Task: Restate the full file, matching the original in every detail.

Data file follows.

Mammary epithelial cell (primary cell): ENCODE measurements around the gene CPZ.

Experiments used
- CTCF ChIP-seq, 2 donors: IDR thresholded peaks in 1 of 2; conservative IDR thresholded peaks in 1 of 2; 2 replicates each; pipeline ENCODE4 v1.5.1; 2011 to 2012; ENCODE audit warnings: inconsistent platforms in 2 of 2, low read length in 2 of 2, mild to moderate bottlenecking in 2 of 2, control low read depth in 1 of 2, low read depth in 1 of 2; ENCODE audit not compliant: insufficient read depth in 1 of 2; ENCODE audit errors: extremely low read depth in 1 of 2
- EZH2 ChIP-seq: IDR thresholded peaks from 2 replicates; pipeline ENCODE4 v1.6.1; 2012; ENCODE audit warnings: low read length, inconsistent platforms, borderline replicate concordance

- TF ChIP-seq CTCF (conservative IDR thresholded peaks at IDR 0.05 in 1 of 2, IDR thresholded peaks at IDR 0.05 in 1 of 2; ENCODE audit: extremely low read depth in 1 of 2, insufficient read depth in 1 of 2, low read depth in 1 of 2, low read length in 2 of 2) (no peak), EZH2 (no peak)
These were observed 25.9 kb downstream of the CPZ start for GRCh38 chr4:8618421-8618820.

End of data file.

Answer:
Mammary epithelial cell (primary cell): ENCODE measurements around the gene CPZ.

Experiments used
- CTCF ChIP-seq, 2 donors: IDR thresholded peaks in 1 of 2; conservative IDR thresholded peaks in 1 of 2; 2 replicates each; pipeline ENCODE4 v1.5.1; 2011 to 2012; ENCODE audit warnings: inconsistent platforms in 2 of 2, low read length in 2 of 2, mild to moderate bottlenecking in 2 of 2, control low read depth in 1 of 2, low read depth in 1 of 2; ENCODE audit not compliant: insufficient read depth in 1 of 2; ENCODE audit errors: extremely low read depth in 1 of 2
- EZH2 ChIP-seq: IDR thresholded peaks from 2 replicates; pipeline ENCODE4 v1.6.1; 2012; ENCODE audit warnings: low read length, inconsistent platforms, borderline replicate concordance

- TF ChIP-seq CTCF (conservative IDR thresholded peaks at IDR 0.05 in 1 of 2, IDR thresholded peaks at IDR 0.05 in 1 of 2; ENCODE audit: extremely low read depth in 1 of 2, insufficient read depth in 1 of 2, low read depth in 1 of 2, low read length in 2 of 2) (no peak), EZH2 (no peak)
These were observed 25.9 kb downstream of the CPZ start for GRCh38 chr4:8618421-8618820.